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Use of digoxin in heart failure with reduced ejection fraction

Wilson S Colucci, MD
Lynne Sylvia, PharmD
Section Editor
Stephen S Gottlieb, MD
Deputy Editor
Susan B Yeon, MD, JD, FACC


Digitalis has been used for over 200 years to treat patients with heart failure (HF). Evidence from clinical trials supports the use of digoxin (the most widely used formulation of digitalis) to improve symptoms and reduce hospitalization in patients with HF with reduced left ventricular ejection fraction (LVEF ≤40 percent; HFrEF), particularly in patients with more advanced symptoms, but a survival benefit was not demonstrated [1,2]. (See 'Evidence' below.)

The use of digoxin in treating HFrEF will be reviewed here. The use of digoxin in this setting should be considered in the context of comprehensive management of HFrEF [3]. (See "Overview of the therapy of heart failure with reduced ejection fraction".)


Digoxin acts by inhibiting the Na-K-ATPase pump, thus reducing the transport of sodium from the intracellular space in myocytes [4] as well as noncardiac cells to the extracellular space [5]. This mechanism contributes to digoxin’s hemodynamic, neurohumoral, and electrophysiologic effects [2].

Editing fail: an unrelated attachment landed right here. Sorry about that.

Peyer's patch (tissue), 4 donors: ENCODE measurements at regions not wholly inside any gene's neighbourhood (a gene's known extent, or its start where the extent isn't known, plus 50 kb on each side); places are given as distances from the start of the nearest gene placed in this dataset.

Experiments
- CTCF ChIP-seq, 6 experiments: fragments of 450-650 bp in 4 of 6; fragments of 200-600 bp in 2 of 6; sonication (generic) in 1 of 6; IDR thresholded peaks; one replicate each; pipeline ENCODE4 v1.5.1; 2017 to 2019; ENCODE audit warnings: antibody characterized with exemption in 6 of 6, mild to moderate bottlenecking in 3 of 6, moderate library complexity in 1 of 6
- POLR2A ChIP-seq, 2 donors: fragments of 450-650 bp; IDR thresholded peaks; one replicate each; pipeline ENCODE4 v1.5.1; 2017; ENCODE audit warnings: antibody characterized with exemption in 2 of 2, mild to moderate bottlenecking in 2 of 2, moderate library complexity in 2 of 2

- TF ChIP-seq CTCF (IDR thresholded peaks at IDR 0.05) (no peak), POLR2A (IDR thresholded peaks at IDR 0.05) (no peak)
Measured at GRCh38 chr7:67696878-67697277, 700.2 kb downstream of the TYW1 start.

Hemodynamic effects — In myocytes, increased intracellular sodium (resulting from Na-K-ATPase inhibition by digoxin) reduces sodium-calcium exchange (which normally causes calcium extrusion from the cell), leading to a rise in the intracellular calcium concentration. This results in improved isolated myocyte contractile performance (increased shortening velocity) and improved overall left ventricular (LV) systolic function [4,6].

Several small trials have examined the short-term hemodynamic efficacy of digoxin in patients with systolic HF using invasive monitoring [7-9]. These studies showed that the administration of 1 mg of intravenous digoxin resulted in an acute improvement in cardiac output, LV stroke work index, mean pulmonary capillary wedge pressure (PCWP), pulmonary artery diastolic pressure, and right atrial pressure, either at rest or with exercise.

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Literature review current through: Nov 2017. | This topic last updated: Jul 18, 2017.
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